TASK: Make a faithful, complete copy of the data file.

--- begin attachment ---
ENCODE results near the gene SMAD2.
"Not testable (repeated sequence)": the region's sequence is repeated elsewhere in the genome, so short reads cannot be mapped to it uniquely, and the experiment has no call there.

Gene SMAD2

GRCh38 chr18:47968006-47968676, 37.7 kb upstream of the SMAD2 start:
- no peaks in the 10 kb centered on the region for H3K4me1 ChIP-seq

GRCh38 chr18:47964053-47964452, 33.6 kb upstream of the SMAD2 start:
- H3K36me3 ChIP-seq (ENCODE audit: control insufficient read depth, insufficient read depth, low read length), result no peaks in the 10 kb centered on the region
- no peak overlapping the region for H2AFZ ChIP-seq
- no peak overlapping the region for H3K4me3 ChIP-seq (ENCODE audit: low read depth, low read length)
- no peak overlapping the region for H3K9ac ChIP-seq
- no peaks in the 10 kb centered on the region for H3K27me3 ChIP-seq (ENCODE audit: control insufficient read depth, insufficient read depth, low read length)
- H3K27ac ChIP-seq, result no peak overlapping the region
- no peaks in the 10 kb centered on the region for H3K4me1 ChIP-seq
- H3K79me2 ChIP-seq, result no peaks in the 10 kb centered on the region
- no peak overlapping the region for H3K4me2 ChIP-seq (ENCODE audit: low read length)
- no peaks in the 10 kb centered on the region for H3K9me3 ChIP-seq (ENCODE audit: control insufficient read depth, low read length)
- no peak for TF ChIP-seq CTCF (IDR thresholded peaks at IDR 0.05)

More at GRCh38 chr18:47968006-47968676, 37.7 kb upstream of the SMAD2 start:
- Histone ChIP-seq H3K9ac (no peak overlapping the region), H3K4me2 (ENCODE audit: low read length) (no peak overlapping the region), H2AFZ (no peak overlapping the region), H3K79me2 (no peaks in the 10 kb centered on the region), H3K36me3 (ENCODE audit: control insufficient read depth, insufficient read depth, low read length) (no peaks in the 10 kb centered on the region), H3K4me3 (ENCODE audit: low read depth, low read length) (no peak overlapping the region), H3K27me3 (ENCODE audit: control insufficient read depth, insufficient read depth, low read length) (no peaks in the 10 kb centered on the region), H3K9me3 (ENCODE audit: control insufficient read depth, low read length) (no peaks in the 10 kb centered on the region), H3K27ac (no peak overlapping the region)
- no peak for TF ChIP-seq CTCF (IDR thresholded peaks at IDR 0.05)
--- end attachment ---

ENCODE results near the gene SMAD2.
"Not testable (repeated sequence)": the region's sequence is repeated elsewhere in the genome, so short reads cannot be mapped to it uniquely, and the experiment has no call there.

Gene SMAD2

GRCh38 chr18:47968006-47968676, 37.7 kb upstream of the SMAD2 start:
- no peaks in the 10 kb centered on the region for H3K4me1 ChIP-seq

GRCh38 chr18:47964053-47964452, 33.6 kb upstream of the SMAD2 start:
- H3K36me3 ChIP-seq (ENCODE audit: control insufficient read depth, insufficient read depth, low read length), result no peaks in the 10 kb centered on the region
- no peak overlapping the region for H2AFZ ChIP-seq
- no peak overlapping the region for H3K4me3 ChIP-seq (ENCODE audit: low read depth, low read length)
- no peak overlapping the region for H3K9ac ChIP-seq
- no peaks in the 10 kb centered on the region for H3K27me3 ChIP-seq (ENCODE audit: control insufficient read depth, insufficient read depth, low read length)
- H3K27ac ChIP-seq, result no peak overlapping the region
- no peaks in the 10 kb centered on the region for H3K4me1 ChIP-seq
- H3K79me2 ChIP-seq, result no peaks in the 10 kb centered on the region
- no peak overlapping the region for H3K4me2 ChIP-seq (ENCODE audit: low read length)
- no peaks in the 10 kb centered on the region for H3K9me3 ChIP-seq (ENCODE audit: control insufficient read depth, low read length)
- no peak for TF ChIP-seq CTCF (IDR thresholded peaks at IDR 0.05)

More at GRCh38 chr18:47968006-47968676, 37.7 kb upstream of the SMAD2 start:
- Histone ChIP-seq H3K9ac (no peak overlapping the region), H3K4me2 (ENCODE audit: low read length) (no peak overlapping the region), H2AFZ (no peak overlapping the region), H3K79me2 (no peaks in the 10 kb centered on the region), H3K36me3 (ENCODE audit: control insufficient read depth, insufficient read depth, low read length) (no peaks in the 10 kb centered on the region), H3K4me3 (ENCODE audit: low read depth, low read length) (no peak overlapping the region), H3K27me3 (ENCODE audit: control insufficient read depth, insufficient read depth, low read length) (no peaks in the 10 kb centered on the region), H3K9me3 (ENCODE audit: control insufficient read depth, low read length) (no peaks in the 10 kb centered on the region), H3K27ac (no peak overlapping the region)
- no peak for TF ChIP-seq CTCF (IDR thresholded peaks at IDR 0.05)